WTOP Puts an End to Bob Madigan’s “Man About Town” Feature After 13 Years

The veteran reporter tells us he’s adjusted to the decision and will stay with the radio station.
Bob Madigan. Photograph courtesy of WTOP.

Bob Madigan is no longer WTOP’s “Man About Town,” but he’s not crying in his beer about the station
putting an end to his long-time events beat. “At first I was crushed,” he says. “It
was 13 1/2 years of being my identity. I gave myself the opportunity to mourn the
loss, and now I’m moving on.”

He’s moving on but not leaving the FM perch where he’s worked for almost two decades. He
says he will continue to do “the same kinds of stories,” covering events in and around
Washington, but with some significant changes in scope. “We’re moving away from the
big, mega fundraisers, balls and galas, and getting down to more people-oriented stories.”

Madigan said the decision to eliminate “Man About Town” was made by WTOP’s new Program
Director
Laurie Cantillo and was delivered to him by Cantillo and the station’s vice president for news and
programming,
Jim Farley. “One of the arguments, which I think is a good one,” Madigan said in an exclusive interview with Washingtonian,
“is that we have new people coming into town all the time, and hearing ‘Man About
Town’ they may not understand the legacy and might think it is about the top one percent.”
Madigan did not warm to this argument immediately but did conform “once I sat down
and thought about it.”

There are programming changes for Madigan, too. “Man About Town” had fixed real estate
in WTOP’s daily schedule. “I don’t have the dedicated time slot anymore,” he said.
“I’m now in the regular mix, which means I do two versions of a story, and they are
shorter, and there’s no guarantee if or when they will actually run, just the same
as any other reporter.” Nonetheless, Cantillo said to us in an e-mail, “Bob continues
his mission of bringing WTOP listeners stories about good news and people making a
difference in our community.”

Laurie Cantillo. Photograph courtesy of WTOP.

Madigan described his re-assignment as part of an overall new direction for WTOP.
“Laurie was brought in to basically help us retool the whole radio station so we are
more targeted toward our audience, an ever-aging audience, something everybody is
having to deal with,” he said. “Features have been shortened. We’re trying to get
the story count up. We’re picking up a lot of younger people, twentysomethings and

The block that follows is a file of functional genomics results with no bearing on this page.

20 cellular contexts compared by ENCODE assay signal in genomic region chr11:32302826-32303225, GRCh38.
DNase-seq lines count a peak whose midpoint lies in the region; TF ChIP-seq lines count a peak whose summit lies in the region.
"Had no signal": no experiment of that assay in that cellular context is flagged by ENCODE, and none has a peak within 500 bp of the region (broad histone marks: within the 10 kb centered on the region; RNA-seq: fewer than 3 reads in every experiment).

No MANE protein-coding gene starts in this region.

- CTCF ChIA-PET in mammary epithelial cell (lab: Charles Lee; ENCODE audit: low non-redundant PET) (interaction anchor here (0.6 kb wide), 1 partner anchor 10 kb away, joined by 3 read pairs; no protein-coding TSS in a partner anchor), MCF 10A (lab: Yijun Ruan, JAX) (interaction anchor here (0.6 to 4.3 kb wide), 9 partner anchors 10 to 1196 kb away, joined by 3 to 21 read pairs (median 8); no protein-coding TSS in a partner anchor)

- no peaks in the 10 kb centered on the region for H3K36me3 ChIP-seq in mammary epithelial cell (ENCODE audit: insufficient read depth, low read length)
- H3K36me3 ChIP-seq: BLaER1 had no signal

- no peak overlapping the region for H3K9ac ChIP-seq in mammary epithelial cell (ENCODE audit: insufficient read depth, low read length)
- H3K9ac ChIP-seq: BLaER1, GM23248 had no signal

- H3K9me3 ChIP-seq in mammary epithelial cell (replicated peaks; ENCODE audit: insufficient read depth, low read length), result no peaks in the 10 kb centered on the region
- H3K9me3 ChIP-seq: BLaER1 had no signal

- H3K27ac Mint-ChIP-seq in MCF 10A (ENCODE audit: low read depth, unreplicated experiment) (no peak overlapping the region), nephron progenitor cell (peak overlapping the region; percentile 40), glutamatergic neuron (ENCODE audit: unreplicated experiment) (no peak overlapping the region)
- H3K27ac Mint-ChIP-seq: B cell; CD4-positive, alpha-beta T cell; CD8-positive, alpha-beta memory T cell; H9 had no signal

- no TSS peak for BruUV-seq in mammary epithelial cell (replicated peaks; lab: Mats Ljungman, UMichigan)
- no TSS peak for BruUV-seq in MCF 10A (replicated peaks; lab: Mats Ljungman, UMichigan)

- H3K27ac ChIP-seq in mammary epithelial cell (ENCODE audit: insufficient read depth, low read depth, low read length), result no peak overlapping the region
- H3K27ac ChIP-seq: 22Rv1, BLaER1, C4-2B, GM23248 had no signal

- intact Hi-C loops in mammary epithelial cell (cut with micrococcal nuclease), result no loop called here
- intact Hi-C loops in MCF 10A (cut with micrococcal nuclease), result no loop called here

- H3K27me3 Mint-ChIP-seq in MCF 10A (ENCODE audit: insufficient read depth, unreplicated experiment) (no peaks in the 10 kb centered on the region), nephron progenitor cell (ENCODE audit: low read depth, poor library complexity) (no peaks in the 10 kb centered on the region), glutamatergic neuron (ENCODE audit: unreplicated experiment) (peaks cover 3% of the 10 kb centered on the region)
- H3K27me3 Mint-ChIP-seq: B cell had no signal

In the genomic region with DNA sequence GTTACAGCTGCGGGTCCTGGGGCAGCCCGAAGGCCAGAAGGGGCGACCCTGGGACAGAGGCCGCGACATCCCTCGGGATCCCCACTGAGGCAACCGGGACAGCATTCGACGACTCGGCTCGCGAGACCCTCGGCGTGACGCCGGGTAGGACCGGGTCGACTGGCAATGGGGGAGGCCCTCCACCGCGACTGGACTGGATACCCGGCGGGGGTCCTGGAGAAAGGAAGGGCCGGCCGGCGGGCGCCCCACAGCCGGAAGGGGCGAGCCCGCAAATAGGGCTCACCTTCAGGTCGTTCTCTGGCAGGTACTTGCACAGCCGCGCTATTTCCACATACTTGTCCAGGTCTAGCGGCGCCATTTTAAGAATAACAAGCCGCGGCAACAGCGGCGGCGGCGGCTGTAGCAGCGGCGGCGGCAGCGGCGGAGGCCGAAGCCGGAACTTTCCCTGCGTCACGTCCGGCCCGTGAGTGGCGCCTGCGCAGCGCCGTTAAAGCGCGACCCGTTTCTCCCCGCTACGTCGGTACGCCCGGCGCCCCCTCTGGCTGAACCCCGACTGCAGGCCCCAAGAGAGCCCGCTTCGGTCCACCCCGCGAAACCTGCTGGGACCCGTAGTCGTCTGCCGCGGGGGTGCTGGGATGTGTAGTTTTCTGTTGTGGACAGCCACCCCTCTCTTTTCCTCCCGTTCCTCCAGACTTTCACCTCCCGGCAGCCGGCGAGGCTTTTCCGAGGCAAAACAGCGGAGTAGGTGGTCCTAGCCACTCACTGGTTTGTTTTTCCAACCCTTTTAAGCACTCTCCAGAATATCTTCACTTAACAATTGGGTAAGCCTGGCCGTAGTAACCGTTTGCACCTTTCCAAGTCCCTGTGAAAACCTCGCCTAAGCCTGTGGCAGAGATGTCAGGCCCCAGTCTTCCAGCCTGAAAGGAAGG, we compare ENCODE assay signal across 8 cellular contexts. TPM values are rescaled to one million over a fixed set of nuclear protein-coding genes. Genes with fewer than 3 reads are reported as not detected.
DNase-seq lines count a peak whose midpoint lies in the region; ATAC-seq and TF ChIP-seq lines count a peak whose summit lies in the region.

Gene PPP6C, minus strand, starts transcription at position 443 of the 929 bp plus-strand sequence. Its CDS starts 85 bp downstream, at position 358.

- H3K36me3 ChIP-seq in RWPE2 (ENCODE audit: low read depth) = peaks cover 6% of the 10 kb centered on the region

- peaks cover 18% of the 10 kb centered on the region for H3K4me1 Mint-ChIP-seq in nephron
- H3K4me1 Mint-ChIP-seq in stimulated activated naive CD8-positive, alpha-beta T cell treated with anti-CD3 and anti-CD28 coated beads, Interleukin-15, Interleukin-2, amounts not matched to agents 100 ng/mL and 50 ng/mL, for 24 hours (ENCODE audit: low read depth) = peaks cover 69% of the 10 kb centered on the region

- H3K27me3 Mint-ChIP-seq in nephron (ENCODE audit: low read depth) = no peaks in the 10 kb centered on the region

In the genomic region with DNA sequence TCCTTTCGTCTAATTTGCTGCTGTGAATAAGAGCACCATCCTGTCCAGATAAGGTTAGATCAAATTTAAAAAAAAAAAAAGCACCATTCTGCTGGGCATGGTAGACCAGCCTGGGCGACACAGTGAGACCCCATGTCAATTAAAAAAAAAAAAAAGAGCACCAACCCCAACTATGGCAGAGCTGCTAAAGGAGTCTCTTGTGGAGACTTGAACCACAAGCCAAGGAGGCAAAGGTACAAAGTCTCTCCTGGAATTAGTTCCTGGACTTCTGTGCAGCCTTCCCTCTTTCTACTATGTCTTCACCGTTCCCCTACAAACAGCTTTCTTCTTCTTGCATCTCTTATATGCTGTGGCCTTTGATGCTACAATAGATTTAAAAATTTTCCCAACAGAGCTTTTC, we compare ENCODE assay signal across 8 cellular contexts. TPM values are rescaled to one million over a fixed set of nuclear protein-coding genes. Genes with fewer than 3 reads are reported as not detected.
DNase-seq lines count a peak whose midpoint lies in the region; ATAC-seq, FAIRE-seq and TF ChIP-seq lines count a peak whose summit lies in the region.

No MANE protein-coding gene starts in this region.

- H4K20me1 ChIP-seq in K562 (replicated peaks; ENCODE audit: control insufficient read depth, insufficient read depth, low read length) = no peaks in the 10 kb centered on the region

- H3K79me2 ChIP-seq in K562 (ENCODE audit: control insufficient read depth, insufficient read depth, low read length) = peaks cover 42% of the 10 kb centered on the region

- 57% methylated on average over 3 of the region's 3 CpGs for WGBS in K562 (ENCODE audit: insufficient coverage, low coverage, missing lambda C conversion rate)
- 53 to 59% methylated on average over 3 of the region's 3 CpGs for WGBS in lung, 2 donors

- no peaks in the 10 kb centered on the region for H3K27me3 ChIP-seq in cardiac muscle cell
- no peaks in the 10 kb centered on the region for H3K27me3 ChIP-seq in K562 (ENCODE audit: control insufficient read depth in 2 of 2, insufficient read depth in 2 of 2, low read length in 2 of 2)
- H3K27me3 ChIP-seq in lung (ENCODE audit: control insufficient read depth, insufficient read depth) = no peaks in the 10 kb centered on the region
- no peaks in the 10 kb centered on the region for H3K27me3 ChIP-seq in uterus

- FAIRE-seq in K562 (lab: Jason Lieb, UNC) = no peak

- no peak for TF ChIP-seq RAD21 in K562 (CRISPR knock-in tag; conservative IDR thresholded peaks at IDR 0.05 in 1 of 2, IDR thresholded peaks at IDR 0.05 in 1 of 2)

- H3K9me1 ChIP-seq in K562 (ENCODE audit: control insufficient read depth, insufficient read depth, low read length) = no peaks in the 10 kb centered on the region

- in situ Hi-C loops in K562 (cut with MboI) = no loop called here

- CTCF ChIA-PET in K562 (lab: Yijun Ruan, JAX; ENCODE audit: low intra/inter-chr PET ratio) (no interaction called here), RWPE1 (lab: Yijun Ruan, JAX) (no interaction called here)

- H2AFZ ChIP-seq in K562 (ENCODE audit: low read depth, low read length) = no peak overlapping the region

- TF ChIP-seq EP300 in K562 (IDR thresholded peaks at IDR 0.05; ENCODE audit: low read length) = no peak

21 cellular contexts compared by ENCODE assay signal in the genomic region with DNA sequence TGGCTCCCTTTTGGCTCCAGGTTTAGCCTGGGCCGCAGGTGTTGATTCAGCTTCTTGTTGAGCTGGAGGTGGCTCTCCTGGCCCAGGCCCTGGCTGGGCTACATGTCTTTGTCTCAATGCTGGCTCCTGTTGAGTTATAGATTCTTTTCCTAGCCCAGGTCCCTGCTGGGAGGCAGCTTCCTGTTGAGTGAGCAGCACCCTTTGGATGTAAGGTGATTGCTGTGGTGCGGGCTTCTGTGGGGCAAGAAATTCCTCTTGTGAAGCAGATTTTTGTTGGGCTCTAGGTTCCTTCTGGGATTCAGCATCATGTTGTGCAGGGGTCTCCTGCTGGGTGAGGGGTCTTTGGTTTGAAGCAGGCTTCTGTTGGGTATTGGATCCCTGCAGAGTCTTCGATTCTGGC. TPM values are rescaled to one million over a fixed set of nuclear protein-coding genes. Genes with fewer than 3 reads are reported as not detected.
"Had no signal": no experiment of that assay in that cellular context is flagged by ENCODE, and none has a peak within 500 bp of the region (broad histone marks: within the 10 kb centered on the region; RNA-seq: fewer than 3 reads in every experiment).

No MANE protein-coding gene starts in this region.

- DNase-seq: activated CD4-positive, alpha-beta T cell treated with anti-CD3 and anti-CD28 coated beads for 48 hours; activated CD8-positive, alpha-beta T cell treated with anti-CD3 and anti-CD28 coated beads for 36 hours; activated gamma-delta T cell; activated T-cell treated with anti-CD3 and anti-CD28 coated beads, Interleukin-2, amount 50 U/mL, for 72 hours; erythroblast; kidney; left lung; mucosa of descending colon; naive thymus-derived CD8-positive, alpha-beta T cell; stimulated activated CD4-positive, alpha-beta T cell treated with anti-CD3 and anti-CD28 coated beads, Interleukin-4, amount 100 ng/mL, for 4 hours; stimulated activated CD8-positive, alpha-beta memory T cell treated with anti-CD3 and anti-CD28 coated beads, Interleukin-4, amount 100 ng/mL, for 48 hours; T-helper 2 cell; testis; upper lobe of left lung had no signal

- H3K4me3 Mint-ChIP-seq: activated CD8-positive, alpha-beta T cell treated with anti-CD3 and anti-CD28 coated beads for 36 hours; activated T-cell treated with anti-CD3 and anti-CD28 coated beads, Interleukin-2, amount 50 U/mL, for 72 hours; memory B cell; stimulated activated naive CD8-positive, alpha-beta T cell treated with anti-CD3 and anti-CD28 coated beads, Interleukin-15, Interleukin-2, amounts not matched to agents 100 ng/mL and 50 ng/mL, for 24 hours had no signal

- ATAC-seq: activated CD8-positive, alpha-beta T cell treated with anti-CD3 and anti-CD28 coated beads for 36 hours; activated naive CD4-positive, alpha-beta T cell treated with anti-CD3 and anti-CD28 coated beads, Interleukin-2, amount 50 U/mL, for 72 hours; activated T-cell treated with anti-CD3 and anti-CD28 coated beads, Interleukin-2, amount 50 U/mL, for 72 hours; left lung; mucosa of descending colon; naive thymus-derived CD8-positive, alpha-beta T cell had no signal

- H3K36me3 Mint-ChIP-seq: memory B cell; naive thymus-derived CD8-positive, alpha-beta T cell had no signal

so forth. We want to keep doing that.” He mentioned programming additions such as
Dr. Drew and Dr. Oz, and said these changes “are reflecting positively in the ratings.”
He said also that there is increased emphasis on the station’s website.
“That’s the other thing Laurie is really working on, integrating the air product and
the web product. I’m so impressed with what the Web crew is doing.”

Madigan quoted Farley as saying WTOP is “no longer just a radio station. We’re a news
outlet.” The station is owned by Hubbard Broadcasting, which is based in St. Paul,
MN. They also own WFED AM, which is branded as Federal News Radio; WBQH AM, a Spanish-language station known as La Mera Mera; and three other local FM signals that simulcast WTOP.
While it’s not the only all-news radio station for the Washington area—there’s also
WNEW-FM—it has long been the ratings leader.

Sometimes new bosses come into an organization—especially those with a mandate for
change—and the effect can feel like a derecho. Has that happened with Cantillo? Madigan
says “no,” and since he hadn’t yet had his morning caffeine fix, and was being quite
candid, we take him at his word when he added, “she’s brought a new spark of life.
It’s always been a great place to work, but she has given us new direction and gets
along well with everybody.”

Aware that there’s downsizing under way throughout the media industry, Madigan noted
that WTOP “just added people,” particularly on the website and reporting staffs. “I
think despite the economy and other little belt-tightenings, we’re flourishing.”

We wondered if someone else would be picking up the “Man About Town” duties but perhaps
with a different title. “I don’t think they have a woman about town,” he said. Over
the years, he said, there was talk about whether his title was sexist, but the question
never got answered. It doesn’t matter now, anyway. RIP, “Man About Town.”

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